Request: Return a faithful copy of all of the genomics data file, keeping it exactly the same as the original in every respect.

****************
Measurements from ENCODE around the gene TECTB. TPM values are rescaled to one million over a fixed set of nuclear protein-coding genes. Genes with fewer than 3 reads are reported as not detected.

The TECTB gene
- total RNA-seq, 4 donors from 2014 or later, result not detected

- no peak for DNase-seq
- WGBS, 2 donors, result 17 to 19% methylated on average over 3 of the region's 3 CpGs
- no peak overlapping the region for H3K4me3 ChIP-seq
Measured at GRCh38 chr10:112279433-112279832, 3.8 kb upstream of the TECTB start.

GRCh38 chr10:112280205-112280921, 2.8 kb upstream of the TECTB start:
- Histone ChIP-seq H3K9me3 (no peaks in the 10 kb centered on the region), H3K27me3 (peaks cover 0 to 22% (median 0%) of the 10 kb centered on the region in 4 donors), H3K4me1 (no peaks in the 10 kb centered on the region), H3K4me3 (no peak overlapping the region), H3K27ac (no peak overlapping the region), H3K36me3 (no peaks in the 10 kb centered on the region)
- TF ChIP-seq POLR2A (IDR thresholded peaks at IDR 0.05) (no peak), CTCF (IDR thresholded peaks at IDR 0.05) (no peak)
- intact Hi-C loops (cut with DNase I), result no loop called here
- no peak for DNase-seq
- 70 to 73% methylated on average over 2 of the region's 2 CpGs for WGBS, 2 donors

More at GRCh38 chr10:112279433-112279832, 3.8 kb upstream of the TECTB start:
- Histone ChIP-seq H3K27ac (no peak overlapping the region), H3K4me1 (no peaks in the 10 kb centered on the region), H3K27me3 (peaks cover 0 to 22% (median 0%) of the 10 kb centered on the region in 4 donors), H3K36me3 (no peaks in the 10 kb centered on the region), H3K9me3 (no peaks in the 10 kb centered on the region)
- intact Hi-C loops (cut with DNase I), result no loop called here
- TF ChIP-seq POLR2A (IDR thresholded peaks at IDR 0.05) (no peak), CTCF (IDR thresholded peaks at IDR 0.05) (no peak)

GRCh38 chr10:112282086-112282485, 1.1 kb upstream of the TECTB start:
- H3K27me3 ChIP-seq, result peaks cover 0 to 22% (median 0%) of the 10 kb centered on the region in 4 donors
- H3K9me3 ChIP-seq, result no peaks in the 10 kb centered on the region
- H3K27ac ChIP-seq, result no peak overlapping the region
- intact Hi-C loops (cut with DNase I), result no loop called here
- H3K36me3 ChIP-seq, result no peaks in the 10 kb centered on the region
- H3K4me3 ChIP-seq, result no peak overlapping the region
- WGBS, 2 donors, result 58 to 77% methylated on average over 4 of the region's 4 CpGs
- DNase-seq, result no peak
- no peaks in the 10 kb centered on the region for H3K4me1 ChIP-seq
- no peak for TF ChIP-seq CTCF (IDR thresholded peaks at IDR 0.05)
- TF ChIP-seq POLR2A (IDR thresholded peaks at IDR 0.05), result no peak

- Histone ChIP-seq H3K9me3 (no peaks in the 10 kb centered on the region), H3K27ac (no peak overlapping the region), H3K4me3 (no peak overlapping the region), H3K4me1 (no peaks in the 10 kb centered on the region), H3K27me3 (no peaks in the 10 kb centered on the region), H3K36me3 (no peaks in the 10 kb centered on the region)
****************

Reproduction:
Measurements from ENCODE around the gene TECTB. TPM values are rescaled to one million over a fixed set of nuclear protein-coding genes. Genes with fewer than 3 reads are reported as not detected.

The TECTB gene
- total RNA-seq, 4 donors from 2014 or later, result not detected

- no peak for DNase-seq
- WGBS, 2 donors, result 17 to 19% methylated on average over 3 of the region's 3 CpGs
- no peak overlapping the region for H3K4me3 ChIP-seq
Measured at GRCh38 chr10:112279433-112279832, 3.8 kb upstream of the TECTB start.

GRCh38 chr10:112280205-112280921, 2.8 kb upstream of the TECTB start:
- Histone ChIP-seq H3K9me3 (no peaks in the 10 kb centered on the region), H3K27me3 (peaks cover 0 to 22% (median 0%) of the 10 kb centered on the region in 4 donors), H3K4me1 (no peaks in the 10 kb centered on the region), H3K4me3 (no peak overlapping the region), H3K27ac (no peak overlapping the region), H3K36me3 (no peaks in the 10 kb centered on the region)
- TF ChIP-seq POLR2A (IDR thresholded peaks at IDR 0.05) (no peak), CTCF (IDR thresholded peaks at IDR 0.05) (no peak)
- intact Hi-C loops (cut with DNase I), result no loop called here
- no peak for DNase-seq
- 70 to 73% methylated on average over 2 of the region's 2 CpGs for WGBS, 2 donors

More at GRCh38 chr10:112279433-112279832, 3.8 kb upstream of the TECTB start:
- Histone ChIP-seq H3K27ac (no peak overlapping the region), H3K4me1 (no peaks in the 10 kb centered on the region), H3K27me3 (peaks cover 0 to 22% (median 0%) of the 10 kb centered on the region in 4 donors), H3K36me3 (no peaks in the 10 kb centered on the region), H3K9me3 (no peaks in the 10 kb centered on the region)
- intact Hi-C loops (cut with DNase I), result no loop called here
- TF ChIP-seq POLR2A (IDR thresholded peaks at IDR 0.05) (no peak), CTCF (IDR thresholded peaks at IDR 0.05) (no peak)

GRCh38 chr10:112282086-112282485, 1.1 kb upstream of the TECTB start:
- H3K27me3 ChIP-seq, result peaks cover 0 to 22% (median 0%) of the 10 kb centered on the region in 4 donors
- H3K9me3 ChIP-seq, result no peaks in the 10 kb centered on the region
- H3K27ac ChIP-seq, result no peak overlapping the region
- intact Hi-C loops (cut with DNase I), result no loop called here
- H3K36me3 ChIP-seq, result no peaks in the 10 kb centered on the region
- H3K4me3 ChIP-seq, result no peak overlapping the region
- WGBS, 2 donors, result 58 to 77% methylated on average over 4 of the region's 4 CpGs
- DNase-seq, result no peak
- no peaks in the 10 kb centered on the region for H3K4me1 ChIP-seq
- no peak for TF ChIP-seq CTCF (IDR thresholded peaks at IDR 0.05)
- TF ChIP-seq POLR2A (IDR thresholded peaks at IDR 0.05), result no peak

- Histone ChIP-seq H3K9me3 (no peaks in the 10 kb centered on the region), H3K27ac (no peak overlapping the region), H3K4me3 (no peak overlapping the region), H3K4me1 (no peaks in the 10 kb centered on the region), H3K27me3 (no peaks in the 10 kb centered on the region), H3K36me3 (no peaks in the 10 kb centered on the region)